Walking out yesterday afternoon, being a flaneuse on the Danforth. A flanny on the Danny.
At Pape, a pigeon flies down from a store awning into the path of people heading for the subway. Turning, it flies close to one woman's face, who doesn’t even flinch, and banks at eye level around another serious-looking young woman in glasses who doesn’t pause in her faintly belligerent hurry. I don't think she even notices the pigeon, which has calibrated its trajectory neatly and cants around the back of her head, flapping onto another awning to settle.
Holy Name Church. Two men, maybe 20s, pushing bicycles, are calling as they walk with a woman their age sitting on the church steps. They’re laughing as they say goodbye, and as they push their bicycles towards me, one man says to the other, “She’s a wild thing. She’s a Sagittarius.”
Further on, I felt happy to see neighbour and writer Paul Quarrington coming toward me in the distance--his distinctive walk--an instant later remembering that Paul died quite a long time ago. Six or seven years? Lung cancer. He had a rolling barrel walk and this man does too, although now that he’s closer I can see that he looks nothing like Paul, and calls ahead in Greek to someone walking a little behind me, which I know because the other man answers almost directly into my back. I figure that’s maybe that’s why I registered this non-Paul person, not just the walk but the fact the man had been looking in my direction, seeing the man behind me. Maybe he’d looked up when he’d noticed his friend and the movement caught my eye.
I find myself thinking of a story by John Berger called Lisboa in which the narrator sees an old woman walking toward him while visiting a city that’s not his own. He recognizes the way she walks as being very like his mother’s walk, although his mother has been dead for years. Then they meet, and he finds it really is his mother. The dead don’t stay buried, I remember her saying. She says or implies they’re just sent to another place to live.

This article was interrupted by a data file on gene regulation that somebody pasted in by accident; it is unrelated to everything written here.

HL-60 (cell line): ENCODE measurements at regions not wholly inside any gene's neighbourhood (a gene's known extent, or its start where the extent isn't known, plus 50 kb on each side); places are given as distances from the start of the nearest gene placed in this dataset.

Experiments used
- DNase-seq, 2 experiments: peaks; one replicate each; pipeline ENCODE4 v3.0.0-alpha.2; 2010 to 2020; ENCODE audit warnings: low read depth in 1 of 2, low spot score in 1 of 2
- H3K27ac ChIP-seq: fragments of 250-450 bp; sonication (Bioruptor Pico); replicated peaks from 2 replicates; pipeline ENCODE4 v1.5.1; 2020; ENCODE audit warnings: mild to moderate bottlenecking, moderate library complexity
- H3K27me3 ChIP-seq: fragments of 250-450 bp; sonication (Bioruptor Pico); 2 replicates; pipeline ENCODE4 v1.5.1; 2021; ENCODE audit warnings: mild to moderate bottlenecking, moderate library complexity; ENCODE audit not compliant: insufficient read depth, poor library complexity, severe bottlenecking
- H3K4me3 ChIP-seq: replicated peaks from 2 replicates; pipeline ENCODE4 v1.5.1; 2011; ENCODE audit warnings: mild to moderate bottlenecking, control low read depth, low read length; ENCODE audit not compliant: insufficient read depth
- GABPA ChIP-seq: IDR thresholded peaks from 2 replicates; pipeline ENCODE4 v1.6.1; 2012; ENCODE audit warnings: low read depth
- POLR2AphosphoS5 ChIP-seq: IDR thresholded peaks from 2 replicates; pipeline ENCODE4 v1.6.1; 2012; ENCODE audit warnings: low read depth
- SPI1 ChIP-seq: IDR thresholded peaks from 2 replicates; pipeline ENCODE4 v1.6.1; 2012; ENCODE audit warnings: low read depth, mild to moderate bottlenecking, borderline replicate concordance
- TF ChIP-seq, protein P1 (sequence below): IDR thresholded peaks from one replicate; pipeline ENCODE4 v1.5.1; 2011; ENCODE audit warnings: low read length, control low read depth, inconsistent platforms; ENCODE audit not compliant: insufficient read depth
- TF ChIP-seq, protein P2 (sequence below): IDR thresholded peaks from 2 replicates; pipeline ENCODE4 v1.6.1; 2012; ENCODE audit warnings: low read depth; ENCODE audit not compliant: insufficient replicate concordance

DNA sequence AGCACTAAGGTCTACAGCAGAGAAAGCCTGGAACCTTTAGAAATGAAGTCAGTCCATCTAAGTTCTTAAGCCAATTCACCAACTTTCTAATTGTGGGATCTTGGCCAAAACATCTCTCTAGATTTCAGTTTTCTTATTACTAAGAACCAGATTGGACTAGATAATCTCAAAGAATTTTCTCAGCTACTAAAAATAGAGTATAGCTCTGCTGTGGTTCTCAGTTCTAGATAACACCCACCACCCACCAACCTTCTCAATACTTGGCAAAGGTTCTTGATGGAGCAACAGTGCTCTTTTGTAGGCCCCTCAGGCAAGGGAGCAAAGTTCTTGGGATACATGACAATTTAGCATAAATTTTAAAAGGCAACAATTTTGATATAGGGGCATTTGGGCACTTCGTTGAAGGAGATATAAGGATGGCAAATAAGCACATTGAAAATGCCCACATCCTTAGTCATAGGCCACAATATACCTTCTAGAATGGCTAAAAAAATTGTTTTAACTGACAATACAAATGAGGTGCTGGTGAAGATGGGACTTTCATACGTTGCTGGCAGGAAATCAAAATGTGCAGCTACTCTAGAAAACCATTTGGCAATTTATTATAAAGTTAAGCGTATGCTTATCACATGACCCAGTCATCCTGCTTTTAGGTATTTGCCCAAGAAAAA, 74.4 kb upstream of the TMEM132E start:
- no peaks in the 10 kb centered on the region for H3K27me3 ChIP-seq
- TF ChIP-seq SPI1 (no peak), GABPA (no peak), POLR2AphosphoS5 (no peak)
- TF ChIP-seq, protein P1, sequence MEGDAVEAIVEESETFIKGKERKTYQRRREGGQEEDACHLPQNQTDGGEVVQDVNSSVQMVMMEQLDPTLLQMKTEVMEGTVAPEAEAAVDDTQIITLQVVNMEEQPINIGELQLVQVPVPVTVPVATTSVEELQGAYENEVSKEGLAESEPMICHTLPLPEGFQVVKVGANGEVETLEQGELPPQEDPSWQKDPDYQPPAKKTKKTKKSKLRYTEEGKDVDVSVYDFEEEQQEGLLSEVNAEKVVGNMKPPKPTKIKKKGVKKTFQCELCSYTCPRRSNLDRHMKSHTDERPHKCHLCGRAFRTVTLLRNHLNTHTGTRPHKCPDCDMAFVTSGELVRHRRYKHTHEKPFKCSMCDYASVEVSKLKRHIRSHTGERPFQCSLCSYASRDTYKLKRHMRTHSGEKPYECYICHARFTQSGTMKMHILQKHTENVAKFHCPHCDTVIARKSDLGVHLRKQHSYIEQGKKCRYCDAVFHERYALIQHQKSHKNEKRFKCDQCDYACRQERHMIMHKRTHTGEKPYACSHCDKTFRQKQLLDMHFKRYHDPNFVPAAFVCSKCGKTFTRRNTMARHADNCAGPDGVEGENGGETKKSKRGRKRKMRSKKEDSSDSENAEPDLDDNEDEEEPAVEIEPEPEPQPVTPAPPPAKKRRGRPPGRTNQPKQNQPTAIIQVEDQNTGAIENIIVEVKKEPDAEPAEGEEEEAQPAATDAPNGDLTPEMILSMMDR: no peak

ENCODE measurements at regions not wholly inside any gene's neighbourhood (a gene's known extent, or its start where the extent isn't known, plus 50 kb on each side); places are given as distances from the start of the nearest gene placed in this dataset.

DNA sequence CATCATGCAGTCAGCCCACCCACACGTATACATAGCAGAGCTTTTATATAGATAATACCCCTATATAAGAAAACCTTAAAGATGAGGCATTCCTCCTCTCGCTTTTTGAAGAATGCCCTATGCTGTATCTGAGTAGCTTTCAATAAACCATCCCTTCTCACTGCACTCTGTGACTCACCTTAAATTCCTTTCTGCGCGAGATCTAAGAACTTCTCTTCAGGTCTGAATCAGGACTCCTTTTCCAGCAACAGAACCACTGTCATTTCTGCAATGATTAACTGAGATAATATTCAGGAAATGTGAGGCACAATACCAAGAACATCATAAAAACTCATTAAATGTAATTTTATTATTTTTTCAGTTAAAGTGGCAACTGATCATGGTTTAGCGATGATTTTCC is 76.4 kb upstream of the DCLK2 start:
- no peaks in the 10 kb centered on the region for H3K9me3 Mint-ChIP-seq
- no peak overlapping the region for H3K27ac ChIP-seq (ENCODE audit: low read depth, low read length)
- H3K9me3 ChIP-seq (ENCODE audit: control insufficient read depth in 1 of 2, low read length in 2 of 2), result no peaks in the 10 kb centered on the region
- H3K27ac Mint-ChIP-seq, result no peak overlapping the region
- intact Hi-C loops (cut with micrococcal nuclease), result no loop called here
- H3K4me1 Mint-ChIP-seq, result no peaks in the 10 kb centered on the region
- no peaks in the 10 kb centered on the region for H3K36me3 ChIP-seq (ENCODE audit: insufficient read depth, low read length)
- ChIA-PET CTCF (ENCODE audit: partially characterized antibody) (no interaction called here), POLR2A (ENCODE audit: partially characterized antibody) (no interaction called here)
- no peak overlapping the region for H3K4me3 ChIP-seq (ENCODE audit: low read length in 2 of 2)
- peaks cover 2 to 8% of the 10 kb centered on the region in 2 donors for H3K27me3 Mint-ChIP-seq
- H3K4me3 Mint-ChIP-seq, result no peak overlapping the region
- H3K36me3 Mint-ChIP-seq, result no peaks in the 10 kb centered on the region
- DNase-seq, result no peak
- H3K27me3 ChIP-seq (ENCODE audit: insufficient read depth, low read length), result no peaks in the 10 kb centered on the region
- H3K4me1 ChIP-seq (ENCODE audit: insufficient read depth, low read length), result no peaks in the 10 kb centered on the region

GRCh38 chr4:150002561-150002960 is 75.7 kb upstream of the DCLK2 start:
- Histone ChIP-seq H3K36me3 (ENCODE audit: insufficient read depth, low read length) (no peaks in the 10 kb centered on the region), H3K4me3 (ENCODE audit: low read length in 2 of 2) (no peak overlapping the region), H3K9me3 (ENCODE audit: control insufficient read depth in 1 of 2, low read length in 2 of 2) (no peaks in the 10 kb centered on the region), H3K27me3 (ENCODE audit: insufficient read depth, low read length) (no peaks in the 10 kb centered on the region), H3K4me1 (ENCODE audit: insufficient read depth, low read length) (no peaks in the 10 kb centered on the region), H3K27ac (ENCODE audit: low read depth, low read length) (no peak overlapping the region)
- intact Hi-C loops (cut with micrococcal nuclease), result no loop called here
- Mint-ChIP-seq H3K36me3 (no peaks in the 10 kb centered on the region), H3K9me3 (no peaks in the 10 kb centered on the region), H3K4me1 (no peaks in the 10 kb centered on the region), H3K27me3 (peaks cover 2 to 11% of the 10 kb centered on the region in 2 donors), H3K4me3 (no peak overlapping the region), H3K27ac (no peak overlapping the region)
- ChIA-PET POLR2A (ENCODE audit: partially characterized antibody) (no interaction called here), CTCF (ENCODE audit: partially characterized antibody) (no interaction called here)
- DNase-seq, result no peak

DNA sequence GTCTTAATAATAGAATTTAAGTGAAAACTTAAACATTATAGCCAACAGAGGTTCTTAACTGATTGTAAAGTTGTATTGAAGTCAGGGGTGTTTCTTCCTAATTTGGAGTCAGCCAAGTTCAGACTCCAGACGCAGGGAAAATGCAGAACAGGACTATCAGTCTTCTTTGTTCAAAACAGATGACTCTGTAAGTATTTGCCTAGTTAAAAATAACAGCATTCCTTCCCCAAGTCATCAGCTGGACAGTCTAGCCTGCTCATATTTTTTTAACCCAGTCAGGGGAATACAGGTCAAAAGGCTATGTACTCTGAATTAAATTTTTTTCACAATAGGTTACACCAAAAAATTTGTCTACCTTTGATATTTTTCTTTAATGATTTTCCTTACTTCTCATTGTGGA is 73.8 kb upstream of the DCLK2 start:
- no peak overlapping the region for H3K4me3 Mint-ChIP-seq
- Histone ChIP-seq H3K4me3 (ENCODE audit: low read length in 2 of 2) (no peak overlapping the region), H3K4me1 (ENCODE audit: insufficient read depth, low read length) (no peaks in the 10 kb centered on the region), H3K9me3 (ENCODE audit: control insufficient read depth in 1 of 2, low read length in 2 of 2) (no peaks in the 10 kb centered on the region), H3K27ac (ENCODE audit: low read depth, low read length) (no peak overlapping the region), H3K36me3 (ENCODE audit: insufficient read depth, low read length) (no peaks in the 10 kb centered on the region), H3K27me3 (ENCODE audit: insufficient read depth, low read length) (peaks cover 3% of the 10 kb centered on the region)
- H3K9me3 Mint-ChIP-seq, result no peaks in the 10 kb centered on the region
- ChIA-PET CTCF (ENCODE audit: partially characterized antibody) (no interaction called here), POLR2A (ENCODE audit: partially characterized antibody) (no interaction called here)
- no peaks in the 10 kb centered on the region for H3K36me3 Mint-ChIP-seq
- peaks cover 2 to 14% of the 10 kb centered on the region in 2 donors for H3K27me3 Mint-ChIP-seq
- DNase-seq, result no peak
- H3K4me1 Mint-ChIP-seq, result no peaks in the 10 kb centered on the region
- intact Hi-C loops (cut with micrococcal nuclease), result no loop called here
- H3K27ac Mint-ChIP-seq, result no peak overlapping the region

It’s been years since I read the story, but I’ve kept thinking about it, our dead not staying dead, not as long as we think we see them on the street and carry them in our hearts. Then there are the crowds of people around us, people we don’t know, and maybe they’re the dead of other people and places. They’re dead to us, empty of connection.
Since reading that story, I’ve always felt surrounded by both the living and the dead--maybe I was of the age to start thinking that--and resolve to pull Berger’s stories off the shelf when I get home. Meanwhile I have a happy idea of Quarrington living in Lisbon, or maybe raising a glass of retsina in Greece, that cheers me as I walk on…
Passing two little schoolgirls who look like sisters, the elder dressed in a Catholic school plaid skirt, the younger saying plaintively, “But I don’t want to get hit by a car.”
Further on, there’s a fruit store where a kid walking a little behind someone who looks like his grandmother runs his hand along a display of packaged raspberries, knocking a line of plastic packages to the ground and spilling some of them. A Teacher voice says, “Whoops, look what happened,” and the grandmother turns and stops to pick up the packaged raspberries before starting to put the loose ones back in the packages, saying, “I don’t know what to do,” while the boy looks sulky.
I’m almost there when I pass a couple getting out of a parked car, the man laughing as he says, “I can’t go to your parents’ home again.” Calling, “Help me. Help me! I can’t do this!” And because he is black and she is white, I think of the horror-ish movie Get Out in which the man really shouldn’t have gone to his girlfriend’s parents’ house, and which is very funny.
Then I arrive at Book City, where I’m planning to buy a birthday book for my husband. I go inside thinking it’s too bad so many of the people I passed were plugged into their headphones or working their smartphones, looking inward rather than outward, although of course at many times in many of our lives, there’s a need for anaesthetic.
As I start browsing the books, I find myself hoping that none of the anaesthetized are would-be writers, anaesthetic not being in the job description. At the same time I decide not to look for John Berger because I’m sure I have his collection at home, although when I get back, I don’t. It’s gone to live in another city. Or on a friend’s bookshelf. I don’t remember lending it to anyone but I probably did.
The views expressed in the Writer-in-Residence blogs are those held by the authors and do not necessarily reflect the views of Open Book.
Lesley Krueger is a novelist and screenwriter. Richard Dadd’s first cousin-in-law five times removed (if she has the genealogy right), Lesley drew on family information unknown to biographers in writing Mad Richard. The author of six books, she lives with her husband in Toronto where she’s an avid member of a women’s hockey league and a writer-mentor at the Canadian Film Centre. Find her online at LesleyKrueger.com.